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The Beautiful Death of a Star

by Kenny Hoeschen
The Beautiful Death of a Starzoom in

The planetary nebula, NGC 2392 (the “Eskimo Nebula”), is a star becoming a red giant and shedding its outer layers — the death phase of the star. This star is about 4,200 light years from Earth. When a star becomes a planetary nebula, the star begins to cool and expand, increasing its radius by tens to hundreds of times its original size. Eventually, the outer layers of the star are carried away by a 50,000 kilometer per hour wind, leaving behind a hot core. This hot core has a surface temperature of about 50,000 degrees Celsius, and is ejecting its outer layers in a much faster wind traveling six million kilometers per hour. The radiation from the hot star and the interaction of its fast wind with the slower wind creates the complex and filamentary shell of a planetary nebula. Eventually the remnant star will collapse to form a white dwarf star.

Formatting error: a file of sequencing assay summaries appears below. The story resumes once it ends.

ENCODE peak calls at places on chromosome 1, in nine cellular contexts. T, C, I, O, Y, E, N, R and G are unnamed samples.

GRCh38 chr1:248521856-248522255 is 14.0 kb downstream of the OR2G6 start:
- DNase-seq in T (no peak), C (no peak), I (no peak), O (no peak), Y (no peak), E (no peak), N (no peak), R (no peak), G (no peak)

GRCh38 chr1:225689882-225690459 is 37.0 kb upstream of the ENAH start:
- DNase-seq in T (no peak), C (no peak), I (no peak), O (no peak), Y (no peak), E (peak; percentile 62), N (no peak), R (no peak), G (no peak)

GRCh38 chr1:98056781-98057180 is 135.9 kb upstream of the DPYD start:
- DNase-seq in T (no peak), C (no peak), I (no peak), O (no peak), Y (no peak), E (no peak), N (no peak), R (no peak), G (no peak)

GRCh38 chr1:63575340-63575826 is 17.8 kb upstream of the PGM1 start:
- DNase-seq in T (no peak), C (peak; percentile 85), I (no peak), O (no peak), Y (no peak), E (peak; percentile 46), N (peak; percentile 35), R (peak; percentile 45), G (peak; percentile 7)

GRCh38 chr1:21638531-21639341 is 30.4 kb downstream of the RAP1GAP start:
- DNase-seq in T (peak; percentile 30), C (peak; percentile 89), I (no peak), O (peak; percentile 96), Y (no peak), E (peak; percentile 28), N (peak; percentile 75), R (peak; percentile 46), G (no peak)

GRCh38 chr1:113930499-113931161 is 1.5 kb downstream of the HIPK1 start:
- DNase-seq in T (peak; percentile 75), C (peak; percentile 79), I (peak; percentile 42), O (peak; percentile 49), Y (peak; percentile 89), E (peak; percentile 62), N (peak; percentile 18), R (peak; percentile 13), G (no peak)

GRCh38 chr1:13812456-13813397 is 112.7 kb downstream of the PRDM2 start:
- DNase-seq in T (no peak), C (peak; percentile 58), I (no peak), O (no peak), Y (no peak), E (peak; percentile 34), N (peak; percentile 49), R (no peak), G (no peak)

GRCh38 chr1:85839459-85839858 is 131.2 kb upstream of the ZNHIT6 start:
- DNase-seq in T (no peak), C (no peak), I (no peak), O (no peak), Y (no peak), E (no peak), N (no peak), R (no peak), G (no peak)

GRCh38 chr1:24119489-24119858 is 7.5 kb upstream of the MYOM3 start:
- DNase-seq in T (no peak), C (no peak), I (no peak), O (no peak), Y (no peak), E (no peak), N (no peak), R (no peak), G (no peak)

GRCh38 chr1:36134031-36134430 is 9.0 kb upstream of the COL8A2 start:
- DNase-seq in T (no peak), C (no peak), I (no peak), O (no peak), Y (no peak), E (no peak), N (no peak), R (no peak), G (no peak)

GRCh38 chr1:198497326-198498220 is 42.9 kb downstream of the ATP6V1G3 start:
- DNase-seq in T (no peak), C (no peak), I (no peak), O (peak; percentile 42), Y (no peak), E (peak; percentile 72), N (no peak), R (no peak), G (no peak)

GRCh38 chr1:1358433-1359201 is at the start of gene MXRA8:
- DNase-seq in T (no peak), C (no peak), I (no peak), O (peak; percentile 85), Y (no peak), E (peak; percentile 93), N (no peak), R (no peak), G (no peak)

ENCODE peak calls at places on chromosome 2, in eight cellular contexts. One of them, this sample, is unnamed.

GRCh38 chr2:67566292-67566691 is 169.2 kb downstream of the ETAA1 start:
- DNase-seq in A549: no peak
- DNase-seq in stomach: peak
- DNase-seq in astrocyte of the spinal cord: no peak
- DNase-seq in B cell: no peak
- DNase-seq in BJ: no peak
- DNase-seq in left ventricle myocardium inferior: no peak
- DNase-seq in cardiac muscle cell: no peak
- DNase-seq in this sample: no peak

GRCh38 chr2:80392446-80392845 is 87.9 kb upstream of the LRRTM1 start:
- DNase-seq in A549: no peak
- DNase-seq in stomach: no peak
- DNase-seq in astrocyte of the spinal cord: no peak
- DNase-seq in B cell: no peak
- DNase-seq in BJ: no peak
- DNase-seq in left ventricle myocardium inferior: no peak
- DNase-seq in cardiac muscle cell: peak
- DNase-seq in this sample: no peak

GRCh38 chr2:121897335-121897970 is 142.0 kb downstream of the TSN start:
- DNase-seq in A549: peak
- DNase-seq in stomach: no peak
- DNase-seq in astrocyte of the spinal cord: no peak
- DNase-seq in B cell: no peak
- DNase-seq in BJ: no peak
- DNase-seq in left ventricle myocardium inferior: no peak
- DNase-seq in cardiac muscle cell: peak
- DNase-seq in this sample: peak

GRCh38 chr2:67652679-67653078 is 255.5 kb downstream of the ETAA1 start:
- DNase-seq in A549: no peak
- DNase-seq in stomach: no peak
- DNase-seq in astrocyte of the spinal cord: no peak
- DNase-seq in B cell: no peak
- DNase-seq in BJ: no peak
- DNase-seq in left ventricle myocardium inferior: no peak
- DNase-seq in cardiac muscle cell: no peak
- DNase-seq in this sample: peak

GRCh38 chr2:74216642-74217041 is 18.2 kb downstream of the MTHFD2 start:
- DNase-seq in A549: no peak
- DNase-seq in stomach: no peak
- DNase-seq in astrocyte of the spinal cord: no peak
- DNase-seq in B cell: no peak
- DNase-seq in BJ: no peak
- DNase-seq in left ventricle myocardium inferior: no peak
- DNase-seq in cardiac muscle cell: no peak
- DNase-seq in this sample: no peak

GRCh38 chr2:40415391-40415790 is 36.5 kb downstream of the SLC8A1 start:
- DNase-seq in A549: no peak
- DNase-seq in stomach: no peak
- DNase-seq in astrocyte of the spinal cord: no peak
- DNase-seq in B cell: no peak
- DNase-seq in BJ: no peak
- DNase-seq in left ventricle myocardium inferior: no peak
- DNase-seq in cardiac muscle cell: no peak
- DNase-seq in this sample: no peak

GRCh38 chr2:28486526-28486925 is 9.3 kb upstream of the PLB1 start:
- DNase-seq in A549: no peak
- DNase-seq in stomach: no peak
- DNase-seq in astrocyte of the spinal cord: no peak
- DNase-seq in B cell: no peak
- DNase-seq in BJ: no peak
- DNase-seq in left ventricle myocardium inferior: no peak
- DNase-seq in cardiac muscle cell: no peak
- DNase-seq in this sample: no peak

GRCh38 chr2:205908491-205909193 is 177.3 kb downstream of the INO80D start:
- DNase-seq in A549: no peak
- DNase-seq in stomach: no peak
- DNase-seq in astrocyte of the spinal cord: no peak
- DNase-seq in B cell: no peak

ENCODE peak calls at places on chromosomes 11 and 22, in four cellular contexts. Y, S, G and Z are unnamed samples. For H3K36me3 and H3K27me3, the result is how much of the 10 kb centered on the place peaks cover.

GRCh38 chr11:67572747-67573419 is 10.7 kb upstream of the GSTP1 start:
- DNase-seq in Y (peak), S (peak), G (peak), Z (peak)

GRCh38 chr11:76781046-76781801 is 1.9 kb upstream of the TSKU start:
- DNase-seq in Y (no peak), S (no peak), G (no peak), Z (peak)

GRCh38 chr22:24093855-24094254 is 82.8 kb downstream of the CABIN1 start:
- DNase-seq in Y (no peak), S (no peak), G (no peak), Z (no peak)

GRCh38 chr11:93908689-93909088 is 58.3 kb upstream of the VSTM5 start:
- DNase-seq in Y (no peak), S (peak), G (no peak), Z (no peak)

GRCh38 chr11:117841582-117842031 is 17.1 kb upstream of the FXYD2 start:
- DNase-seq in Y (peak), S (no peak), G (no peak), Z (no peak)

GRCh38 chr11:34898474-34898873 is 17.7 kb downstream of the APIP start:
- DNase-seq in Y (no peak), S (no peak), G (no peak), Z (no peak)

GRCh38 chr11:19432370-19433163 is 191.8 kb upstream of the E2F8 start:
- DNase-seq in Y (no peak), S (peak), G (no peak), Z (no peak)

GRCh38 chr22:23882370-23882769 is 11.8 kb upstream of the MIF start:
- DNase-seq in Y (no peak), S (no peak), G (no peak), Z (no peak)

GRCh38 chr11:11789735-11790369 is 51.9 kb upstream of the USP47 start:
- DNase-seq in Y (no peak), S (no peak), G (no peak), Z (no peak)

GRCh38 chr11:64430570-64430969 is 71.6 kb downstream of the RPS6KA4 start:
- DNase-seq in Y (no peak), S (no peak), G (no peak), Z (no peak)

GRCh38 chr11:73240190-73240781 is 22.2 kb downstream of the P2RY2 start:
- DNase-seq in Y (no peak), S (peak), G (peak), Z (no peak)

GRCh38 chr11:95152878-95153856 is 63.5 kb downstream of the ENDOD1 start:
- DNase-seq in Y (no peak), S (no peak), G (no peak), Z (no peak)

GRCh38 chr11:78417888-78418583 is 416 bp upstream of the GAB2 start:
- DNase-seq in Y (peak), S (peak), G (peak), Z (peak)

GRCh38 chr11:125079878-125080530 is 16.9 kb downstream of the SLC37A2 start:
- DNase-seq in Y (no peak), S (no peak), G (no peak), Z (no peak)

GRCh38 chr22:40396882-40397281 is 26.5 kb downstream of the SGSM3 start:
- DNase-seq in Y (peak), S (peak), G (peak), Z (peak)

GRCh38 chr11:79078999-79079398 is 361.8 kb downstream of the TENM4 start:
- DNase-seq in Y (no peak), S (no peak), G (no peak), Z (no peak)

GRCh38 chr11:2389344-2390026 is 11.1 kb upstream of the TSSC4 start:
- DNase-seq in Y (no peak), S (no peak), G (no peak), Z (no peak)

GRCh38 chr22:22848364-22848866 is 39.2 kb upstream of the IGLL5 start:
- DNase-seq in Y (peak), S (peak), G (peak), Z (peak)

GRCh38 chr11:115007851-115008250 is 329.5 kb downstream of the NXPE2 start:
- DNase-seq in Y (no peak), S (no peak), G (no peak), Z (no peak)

Our Sun will go through the same phase and become a planetary nebula about 5 billion years from now. Get your cameras ready!


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